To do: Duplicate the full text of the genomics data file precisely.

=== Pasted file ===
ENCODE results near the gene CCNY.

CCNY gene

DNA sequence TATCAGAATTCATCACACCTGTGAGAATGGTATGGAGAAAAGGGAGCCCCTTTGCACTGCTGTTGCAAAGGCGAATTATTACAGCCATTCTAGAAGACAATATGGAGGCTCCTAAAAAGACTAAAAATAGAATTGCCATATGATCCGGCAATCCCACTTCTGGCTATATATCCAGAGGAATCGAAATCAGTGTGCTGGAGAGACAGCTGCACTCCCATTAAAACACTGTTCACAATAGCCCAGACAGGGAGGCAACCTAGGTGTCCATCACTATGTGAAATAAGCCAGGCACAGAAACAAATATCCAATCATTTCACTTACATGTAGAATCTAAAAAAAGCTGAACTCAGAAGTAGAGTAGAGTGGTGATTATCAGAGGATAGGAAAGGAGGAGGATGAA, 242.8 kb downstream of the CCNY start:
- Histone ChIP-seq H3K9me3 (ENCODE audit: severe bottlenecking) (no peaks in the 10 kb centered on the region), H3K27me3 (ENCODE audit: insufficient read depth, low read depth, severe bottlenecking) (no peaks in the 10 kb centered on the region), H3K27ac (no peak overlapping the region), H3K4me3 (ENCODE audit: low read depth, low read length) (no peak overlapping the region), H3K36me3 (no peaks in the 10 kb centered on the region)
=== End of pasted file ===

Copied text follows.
ENCODE results near the gene CCNY.

CCNY gene

DNA sequence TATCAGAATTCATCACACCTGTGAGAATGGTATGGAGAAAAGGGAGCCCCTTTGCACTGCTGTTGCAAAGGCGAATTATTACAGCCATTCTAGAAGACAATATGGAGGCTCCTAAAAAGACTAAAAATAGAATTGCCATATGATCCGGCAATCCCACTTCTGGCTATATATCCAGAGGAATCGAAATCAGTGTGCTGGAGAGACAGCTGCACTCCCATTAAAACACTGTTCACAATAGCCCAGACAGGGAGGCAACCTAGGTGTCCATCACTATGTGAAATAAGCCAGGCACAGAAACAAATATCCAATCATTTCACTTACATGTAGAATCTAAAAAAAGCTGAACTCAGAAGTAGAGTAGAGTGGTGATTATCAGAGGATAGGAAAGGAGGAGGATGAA, 242.8 kb downstream of the CCNY start:
- Histone ChIP-seq H3K9me3 (ENCODE audit: severe bottlenecking) (no peaks in the 10 kb centered on the region), H3K27me3 (ENCODE audit: insufficient read depth, low read depth, severe bottlenecking) (no peaks in the 10 kb centered on the region), H3K27ac (no peak overlapping the region), H3K4me3 (ENCODE audit: low read depth, low read length) (no peak overlapping the region), H3K36me3 (no peaks in the 10 kb centered on the region)